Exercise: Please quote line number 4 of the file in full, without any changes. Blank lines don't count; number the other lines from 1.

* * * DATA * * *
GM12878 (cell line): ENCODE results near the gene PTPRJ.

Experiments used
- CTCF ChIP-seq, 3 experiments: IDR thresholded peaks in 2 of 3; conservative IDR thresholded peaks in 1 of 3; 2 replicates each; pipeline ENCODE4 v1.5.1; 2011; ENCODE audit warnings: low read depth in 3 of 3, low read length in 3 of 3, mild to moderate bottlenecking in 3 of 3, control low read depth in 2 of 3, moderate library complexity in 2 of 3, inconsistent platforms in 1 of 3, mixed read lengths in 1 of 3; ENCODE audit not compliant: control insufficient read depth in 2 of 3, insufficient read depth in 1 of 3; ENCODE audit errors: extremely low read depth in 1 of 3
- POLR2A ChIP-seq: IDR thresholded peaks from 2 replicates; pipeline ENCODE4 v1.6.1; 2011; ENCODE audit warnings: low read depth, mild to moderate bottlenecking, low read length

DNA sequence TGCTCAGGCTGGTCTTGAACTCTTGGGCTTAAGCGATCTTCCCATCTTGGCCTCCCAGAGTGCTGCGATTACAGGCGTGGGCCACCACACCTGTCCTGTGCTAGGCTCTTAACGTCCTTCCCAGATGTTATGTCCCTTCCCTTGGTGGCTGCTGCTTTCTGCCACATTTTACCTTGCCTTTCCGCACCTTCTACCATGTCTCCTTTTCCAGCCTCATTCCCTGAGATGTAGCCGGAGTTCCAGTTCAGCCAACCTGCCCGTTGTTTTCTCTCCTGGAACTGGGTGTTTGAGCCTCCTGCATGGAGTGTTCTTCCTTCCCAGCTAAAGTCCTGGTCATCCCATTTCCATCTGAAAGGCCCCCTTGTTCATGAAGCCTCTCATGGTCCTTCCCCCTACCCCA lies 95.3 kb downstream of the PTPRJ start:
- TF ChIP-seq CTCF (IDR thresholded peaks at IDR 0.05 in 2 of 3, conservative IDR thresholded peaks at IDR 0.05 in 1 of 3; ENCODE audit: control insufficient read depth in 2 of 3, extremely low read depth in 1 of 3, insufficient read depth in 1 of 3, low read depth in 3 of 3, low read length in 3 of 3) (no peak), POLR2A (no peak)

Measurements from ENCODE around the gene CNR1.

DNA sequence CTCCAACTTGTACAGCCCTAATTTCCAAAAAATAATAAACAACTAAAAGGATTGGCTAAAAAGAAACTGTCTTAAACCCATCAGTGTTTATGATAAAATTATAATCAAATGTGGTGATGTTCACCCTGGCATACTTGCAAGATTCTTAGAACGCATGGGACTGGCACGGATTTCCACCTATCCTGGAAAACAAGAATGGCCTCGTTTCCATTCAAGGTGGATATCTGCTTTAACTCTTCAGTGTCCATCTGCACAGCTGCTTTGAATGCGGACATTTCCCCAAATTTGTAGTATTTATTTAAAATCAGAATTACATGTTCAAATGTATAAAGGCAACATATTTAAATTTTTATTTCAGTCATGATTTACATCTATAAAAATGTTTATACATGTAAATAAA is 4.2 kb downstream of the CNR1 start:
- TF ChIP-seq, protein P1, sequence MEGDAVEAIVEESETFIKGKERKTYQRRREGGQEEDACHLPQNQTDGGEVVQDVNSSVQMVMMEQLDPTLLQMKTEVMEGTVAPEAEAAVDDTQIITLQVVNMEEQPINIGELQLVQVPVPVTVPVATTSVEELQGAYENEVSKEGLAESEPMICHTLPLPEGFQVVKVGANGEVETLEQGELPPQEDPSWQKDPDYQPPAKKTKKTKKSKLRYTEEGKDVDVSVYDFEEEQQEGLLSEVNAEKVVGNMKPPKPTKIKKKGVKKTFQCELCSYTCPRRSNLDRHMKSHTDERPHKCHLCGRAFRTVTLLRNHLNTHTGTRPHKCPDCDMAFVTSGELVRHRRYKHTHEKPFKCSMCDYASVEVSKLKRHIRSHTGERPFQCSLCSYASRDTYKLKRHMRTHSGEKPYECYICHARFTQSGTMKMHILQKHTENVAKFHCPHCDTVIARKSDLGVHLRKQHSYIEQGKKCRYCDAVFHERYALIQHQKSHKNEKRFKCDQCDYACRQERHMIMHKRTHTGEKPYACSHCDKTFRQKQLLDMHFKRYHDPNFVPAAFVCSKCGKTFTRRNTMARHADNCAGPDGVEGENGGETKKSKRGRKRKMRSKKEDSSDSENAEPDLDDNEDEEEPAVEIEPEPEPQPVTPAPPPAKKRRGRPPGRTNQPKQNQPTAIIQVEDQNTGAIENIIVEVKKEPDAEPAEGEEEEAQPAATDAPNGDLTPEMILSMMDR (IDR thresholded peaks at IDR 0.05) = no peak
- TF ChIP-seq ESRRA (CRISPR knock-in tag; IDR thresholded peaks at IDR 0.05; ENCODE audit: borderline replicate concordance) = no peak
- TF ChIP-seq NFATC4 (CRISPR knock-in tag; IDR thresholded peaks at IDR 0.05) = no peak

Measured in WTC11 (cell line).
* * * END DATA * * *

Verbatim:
- POLR2A ChIP-seq: IDR thresholded peaks from 2 replicates; pipeline ENCODE4 v1.6.1; 2011; ENCODE audit warnings: low read depth, mild to moderate bottlenecking, low read length